Solving the Peg Solitaire with Backtracking

When I was a kid I struggled with Peg Solitaire. I found it almost impossible to find a solution and my best score was having 2 pegs left. You win the game if you are left with only 1 peg left.


Classic Peg Solitaire board.

I gave up on the problem. But then, some years later I started at the University with my first adventures on programming with C++. There was an “Aha!” moment when I learnt about some algorithmic technique called Backtracking. Basically, Backtracking allows you to explore all possible solutions for a given problem. If it goes through some path where it can’t a find solution it “goes back” and tries a new path.


Backtracking. Credit:

So the only missing thing was how to model the Peg Solitaire board and its movements. Easy peasy. We could just model the board as a 7x7 matrix. I then assigned some numeric codes depending on if the peg is present (1), not present (0) and if the position is outside of the board (-1).


Board as Matrix

Regarding movements for a given position within the matrix we should check all possible movements if any. For instance, for the position within the matrix [1, 3] a valid movement would be moving the peg to the right. This would be the resulting matrix:


You could check the original code in C++ or a refactored solution in Ruby (the refactor is not complete, so feel free to improve the solution and submit a pull request).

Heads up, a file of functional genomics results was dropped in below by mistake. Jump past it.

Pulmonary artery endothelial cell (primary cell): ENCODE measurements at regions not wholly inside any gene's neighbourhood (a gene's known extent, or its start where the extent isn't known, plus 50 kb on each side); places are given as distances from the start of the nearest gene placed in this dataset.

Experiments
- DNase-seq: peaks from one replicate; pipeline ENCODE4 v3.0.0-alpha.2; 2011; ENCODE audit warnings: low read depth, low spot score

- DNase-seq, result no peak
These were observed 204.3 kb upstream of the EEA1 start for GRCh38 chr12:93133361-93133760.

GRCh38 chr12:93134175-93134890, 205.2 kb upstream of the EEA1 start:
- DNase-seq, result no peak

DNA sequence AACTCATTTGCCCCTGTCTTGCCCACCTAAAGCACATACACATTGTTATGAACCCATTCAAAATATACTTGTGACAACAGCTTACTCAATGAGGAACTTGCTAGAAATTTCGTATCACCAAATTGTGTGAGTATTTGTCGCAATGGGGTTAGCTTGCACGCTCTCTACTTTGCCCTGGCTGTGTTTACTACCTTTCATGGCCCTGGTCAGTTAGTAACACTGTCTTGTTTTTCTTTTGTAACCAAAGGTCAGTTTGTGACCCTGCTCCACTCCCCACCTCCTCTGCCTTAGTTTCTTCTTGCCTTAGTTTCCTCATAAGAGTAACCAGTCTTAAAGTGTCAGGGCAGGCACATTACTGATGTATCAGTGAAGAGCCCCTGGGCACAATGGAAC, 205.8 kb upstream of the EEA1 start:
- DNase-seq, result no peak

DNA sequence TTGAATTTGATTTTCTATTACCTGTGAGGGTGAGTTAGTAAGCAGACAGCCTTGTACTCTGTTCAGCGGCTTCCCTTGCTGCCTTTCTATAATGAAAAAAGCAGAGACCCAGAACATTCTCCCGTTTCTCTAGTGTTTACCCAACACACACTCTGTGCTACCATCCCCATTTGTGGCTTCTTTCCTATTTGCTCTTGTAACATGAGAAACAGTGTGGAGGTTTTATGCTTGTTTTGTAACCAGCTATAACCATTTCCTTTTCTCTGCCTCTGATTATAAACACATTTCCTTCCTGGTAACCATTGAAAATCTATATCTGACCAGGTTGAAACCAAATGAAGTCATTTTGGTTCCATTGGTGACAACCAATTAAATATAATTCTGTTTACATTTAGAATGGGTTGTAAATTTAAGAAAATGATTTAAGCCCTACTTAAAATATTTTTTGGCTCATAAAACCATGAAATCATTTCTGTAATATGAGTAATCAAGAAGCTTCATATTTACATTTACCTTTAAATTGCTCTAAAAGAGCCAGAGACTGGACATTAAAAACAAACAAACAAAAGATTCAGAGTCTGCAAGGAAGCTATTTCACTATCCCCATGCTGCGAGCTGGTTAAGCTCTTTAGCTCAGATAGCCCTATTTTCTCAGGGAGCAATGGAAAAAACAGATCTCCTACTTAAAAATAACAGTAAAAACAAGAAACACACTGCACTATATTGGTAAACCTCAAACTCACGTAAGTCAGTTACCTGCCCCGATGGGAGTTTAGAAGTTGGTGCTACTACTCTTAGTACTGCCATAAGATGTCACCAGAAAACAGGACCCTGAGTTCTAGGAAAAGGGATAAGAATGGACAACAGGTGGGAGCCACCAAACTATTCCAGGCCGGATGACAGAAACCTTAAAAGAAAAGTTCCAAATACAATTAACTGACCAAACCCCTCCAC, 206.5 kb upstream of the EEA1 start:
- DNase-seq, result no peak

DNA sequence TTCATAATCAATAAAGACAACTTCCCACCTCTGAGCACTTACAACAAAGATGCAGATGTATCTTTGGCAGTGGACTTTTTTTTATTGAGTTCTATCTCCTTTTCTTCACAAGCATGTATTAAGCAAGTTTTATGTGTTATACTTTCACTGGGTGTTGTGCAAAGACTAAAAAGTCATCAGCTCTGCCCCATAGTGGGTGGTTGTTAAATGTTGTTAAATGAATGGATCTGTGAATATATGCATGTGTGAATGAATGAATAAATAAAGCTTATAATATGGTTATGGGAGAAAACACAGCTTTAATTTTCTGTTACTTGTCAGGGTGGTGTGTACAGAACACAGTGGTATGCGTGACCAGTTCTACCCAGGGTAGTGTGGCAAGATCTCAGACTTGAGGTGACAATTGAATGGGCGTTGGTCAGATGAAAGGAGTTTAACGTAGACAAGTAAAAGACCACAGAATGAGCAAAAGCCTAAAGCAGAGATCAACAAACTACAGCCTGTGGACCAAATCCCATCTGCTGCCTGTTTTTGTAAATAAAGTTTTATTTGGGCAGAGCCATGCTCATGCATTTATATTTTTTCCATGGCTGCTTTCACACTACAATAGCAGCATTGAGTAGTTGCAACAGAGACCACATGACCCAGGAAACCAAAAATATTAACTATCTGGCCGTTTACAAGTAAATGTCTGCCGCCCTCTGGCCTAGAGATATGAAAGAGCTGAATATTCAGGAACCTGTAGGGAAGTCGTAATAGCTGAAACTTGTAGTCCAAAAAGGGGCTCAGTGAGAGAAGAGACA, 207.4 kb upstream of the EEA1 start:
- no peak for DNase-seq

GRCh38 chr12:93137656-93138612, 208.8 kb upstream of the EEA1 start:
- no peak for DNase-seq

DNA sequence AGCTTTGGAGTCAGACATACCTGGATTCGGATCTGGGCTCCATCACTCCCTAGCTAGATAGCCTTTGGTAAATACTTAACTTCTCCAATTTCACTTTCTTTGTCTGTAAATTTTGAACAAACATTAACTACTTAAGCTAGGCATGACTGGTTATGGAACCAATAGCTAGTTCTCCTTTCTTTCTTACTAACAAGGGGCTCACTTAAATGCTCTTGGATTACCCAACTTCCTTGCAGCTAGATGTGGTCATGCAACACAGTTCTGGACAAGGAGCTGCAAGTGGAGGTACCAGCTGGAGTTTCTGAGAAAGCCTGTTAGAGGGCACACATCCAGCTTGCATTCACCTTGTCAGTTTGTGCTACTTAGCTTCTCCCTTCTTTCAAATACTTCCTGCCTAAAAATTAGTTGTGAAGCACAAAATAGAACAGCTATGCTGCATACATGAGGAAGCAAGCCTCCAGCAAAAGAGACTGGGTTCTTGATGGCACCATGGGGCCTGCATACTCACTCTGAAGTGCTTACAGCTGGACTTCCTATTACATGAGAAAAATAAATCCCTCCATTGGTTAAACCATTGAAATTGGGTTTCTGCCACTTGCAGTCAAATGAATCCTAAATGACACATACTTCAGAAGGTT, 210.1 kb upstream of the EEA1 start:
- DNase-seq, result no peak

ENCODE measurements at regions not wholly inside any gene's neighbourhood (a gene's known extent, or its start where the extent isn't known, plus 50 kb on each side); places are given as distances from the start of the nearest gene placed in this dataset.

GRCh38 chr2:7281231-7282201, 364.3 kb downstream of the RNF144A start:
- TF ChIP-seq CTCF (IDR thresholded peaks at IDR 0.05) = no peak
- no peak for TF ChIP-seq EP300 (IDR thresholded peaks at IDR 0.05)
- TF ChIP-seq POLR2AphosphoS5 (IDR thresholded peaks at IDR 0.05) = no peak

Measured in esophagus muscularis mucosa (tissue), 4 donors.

Here a relevant bit from the C++ code:

if((j + 2) < 7 && M[i][j + 1] == 1 && M[i][j + 2] == 0) { // Can move peg to the right
  M[i][j] = 0;
  M[i][j + 1] = 0;
  M[i][j + 2] = 1; // peg moves to this position "eating" the adjacent

  // Solution update
  solution[pegs_count - 1].row = i;
  solution[pegs_count - 1].col = j;
  movements[pegs_count - 1] = "right";

  // Backtracking call. It goes to a child node
  backtracking(M, pegs_count, solution, movements);

  // It didn't find a solution
  // Let's undo the movement and will try with another child
  M[i][j] = 1;
  M[i][j + 1] = 1;
  M[i][j + 2] = 0;

Here you could check the solution found by the above scripts:

So here you have a clear example of Transfer of Learning. Hopefully this will inspire you to solve similar problems.

Happy coding! 💻